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‘This fight is not over’: What to know about Biden’s new plan to forgive student debt

President Joe Biden announces new actions on June 30, 2023 to protect borrowers after the Supreme Court struck down his student loan forgiveness plan.
Chip Somodevilla | Getty Images

President Joe Biden doesn’t want the Supreme Court to get the final word on student loan forgiveness.

“This fight is not over,” the president said in a statement shortly after the justices struck down his historic relief plan on June 30.

Later that day, Biden announced he had a new strategy to reduce people’s balances.

“Today’s decision has closed one path,” Biden said during a briefing from the White House. “Now we’re going to pursue another.”

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Here’s what to know.

Why did the first forgiveness attempt fail?

When the president rolled out his plan in August 2022 to forgive as much as $20,000 in education debt for tens of millions of Americans, he pointed to the Heroes Act of 2003 as his legal justification. That law was passed in the aftermath of the 9/11 terrorist attacks, and grants the president broad power to revise student loan programs during national emergencies.

The Covid pandemic was such an emergency, the administration said. The U.S. Department of Education warned that the crisis had left millions of borrowers in a worse off financial situation and that there could be a historic rise in delinquencies and defaults without its loan cancellation.

Biden’s plan faced at least six lawsuits from Republican-backed states and conservative groups, most of which accused him of executive overreach. At an estimated cost of $400 billion, the policy would have been among the most expensive executive actions in U.S. history.

Two of the legal challenges made it to the Supreme Court: one brought by six GOP-led states — Nebraska, Missouri, Arkansas, Iowa, Kansas and South Carolina — and another backed by the Job Creators Network Foundation, a conservative advocacy organization.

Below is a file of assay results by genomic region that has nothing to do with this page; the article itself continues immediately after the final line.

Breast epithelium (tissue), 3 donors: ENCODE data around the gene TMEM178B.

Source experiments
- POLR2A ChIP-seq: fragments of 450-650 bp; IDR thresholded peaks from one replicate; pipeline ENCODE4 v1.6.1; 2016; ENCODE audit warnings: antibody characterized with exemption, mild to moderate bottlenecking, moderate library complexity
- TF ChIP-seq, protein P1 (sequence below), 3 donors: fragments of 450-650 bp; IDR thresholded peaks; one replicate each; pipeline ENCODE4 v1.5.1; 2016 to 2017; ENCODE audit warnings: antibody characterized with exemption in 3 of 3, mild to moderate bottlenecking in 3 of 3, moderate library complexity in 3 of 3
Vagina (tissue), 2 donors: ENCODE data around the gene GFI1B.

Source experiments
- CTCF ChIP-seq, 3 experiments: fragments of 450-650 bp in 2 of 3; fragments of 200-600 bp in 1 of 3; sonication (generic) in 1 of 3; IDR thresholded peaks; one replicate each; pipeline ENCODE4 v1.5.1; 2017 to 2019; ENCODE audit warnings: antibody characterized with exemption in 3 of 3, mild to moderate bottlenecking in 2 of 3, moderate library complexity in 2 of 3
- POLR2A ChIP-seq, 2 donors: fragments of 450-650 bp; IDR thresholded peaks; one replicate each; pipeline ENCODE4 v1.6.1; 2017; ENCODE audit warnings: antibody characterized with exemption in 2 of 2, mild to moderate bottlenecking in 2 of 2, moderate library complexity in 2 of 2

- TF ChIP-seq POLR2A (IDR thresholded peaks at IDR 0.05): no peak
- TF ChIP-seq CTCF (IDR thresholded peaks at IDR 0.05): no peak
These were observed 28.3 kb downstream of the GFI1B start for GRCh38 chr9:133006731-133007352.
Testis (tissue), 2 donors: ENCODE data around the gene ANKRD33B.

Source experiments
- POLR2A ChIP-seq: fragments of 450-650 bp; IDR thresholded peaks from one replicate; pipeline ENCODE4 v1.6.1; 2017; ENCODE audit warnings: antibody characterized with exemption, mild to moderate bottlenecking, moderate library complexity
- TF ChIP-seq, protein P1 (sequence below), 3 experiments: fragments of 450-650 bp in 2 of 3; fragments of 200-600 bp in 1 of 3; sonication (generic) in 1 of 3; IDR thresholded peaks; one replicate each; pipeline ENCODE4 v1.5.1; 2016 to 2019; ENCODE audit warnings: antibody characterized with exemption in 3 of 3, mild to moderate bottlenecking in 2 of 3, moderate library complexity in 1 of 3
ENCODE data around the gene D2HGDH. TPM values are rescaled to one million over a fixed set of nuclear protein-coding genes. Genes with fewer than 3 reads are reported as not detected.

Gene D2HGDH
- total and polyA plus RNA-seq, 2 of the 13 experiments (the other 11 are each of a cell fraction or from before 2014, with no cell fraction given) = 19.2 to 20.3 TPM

It was the states’ case that successfully blocked Biden’s program in the end.

“Six states sued, arguing that the Heroes Act does not authorize the loan cancellation plan,” wrote Chief Justice John Roberts in the majority opinion for Biden v. Nebraska. “We agree.”

″’Can the Secretary use his powers to abolish $430 billion in student loans, completely canceling loan balances for 20 million borrowers, as a pandemic winds down to its end?'” Roberts wrote. “We can’t believe the answer would be yes.”

What is Biden trying now?

Instead of the Heroes Act, the White House says that the Education Department will now try to use the Higher Education Act to deliver on student loan forgiveness.

That legislation was signed into law by President Lyndon B. Johnson in 1965, and allows the secretary of Education some authority to waive or release borrowers’ education debt.

Ever since Biden pitched student loan relief while running for president, academics and proponents of student loan forgiveness, including Senate Majority Leader Chuck Schumer, D-N.Y., have called on the president to use the Higher Education Act as his legal justification.

“This puts pressure on the president from his base of support,” higher education expert Mark Kantrowitz said.

During the 2020 Democratic presidential primary, Massachusetts Sen. Elizabeth Warren vowed to forgive student loans in the first days of her administration, including with her announcement an analysis written by three legal experts, based at the Project on Predatory Student Lending at Harvard Law School, who described such a move as “lawful and permissible.”

The basis for their argument: the Higher Education Act.